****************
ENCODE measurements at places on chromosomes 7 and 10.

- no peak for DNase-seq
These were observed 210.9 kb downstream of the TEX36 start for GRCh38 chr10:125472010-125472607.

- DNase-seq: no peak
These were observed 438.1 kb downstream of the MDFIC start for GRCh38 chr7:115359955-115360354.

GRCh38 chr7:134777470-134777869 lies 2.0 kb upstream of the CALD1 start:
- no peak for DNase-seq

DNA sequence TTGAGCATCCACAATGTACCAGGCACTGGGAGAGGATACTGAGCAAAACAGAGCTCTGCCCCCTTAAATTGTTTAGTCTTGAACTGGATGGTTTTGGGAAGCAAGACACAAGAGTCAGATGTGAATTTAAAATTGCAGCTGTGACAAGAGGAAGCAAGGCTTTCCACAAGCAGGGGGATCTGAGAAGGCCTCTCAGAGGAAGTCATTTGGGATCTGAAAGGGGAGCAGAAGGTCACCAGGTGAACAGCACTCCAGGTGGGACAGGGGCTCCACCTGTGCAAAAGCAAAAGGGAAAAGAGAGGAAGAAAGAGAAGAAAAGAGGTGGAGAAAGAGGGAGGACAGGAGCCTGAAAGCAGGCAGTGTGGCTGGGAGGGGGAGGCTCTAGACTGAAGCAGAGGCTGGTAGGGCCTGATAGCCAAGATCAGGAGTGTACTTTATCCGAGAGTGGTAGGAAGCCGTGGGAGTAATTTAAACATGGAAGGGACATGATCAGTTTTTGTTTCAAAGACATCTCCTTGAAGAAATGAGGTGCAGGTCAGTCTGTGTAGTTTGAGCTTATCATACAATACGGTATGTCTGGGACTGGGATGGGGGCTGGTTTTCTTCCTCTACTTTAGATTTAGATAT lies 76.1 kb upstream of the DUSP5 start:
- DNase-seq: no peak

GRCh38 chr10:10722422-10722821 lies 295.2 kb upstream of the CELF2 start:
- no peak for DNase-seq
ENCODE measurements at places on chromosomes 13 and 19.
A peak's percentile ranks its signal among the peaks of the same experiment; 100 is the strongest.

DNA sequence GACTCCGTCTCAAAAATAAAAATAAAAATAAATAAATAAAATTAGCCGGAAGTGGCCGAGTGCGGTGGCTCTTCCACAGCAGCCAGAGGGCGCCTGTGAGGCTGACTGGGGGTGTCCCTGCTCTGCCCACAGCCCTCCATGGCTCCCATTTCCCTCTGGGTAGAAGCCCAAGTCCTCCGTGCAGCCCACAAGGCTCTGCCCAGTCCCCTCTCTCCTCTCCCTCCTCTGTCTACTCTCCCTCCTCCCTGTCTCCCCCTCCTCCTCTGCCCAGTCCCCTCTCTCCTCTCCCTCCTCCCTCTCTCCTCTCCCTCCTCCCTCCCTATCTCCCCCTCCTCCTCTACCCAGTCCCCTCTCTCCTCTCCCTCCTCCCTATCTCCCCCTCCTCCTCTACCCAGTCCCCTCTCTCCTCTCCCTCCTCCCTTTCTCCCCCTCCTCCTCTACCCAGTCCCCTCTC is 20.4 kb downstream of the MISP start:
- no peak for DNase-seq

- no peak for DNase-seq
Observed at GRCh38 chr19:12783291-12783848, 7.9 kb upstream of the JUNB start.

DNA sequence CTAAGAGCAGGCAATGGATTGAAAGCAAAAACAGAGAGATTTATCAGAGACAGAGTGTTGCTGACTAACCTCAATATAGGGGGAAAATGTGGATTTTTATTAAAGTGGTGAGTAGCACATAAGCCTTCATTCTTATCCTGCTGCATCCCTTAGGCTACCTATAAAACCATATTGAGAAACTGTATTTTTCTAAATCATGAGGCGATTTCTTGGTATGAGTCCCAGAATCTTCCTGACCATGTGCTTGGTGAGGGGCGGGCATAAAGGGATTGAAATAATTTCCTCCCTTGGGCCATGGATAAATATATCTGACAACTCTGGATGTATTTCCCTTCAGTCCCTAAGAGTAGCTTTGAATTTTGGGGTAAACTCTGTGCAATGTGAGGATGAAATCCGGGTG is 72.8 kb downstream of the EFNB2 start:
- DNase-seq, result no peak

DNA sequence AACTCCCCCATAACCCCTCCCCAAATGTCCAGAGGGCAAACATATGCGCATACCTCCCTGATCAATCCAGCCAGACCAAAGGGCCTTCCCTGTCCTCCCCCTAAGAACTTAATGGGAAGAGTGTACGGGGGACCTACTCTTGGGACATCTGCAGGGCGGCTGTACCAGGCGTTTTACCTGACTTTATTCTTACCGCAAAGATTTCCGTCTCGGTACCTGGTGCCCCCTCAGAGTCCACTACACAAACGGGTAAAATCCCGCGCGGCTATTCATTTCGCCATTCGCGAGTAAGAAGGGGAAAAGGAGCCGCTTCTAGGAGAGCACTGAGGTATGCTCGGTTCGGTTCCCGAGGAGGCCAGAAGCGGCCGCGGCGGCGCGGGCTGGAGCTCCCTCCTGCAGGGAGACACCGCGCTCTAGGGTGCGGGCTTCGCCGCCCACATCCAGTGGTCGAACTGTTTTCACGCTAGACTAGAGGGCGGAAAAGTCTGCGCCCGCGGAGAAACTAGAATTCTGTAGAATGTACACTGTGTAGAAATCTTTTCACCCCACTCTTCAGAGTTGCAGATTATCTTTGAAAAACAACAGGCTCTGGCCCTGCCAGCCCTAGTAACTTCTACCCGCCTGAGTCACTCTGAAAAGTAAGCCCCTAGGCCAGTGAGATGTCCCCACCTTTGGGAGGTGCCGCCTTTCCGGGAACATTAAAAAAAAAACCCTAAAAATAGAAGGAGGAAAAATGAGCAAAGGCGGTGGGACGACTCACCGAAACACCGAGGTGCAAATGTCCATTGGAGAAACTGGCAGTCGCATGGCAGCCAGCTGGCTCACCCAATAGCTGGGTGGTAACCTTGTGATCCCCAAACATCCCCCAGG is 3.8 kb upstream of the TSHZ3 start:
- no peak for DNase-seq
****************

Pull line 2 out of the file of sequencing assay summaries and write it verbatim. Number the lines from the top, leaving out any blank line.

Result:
- no peak for DNase-seq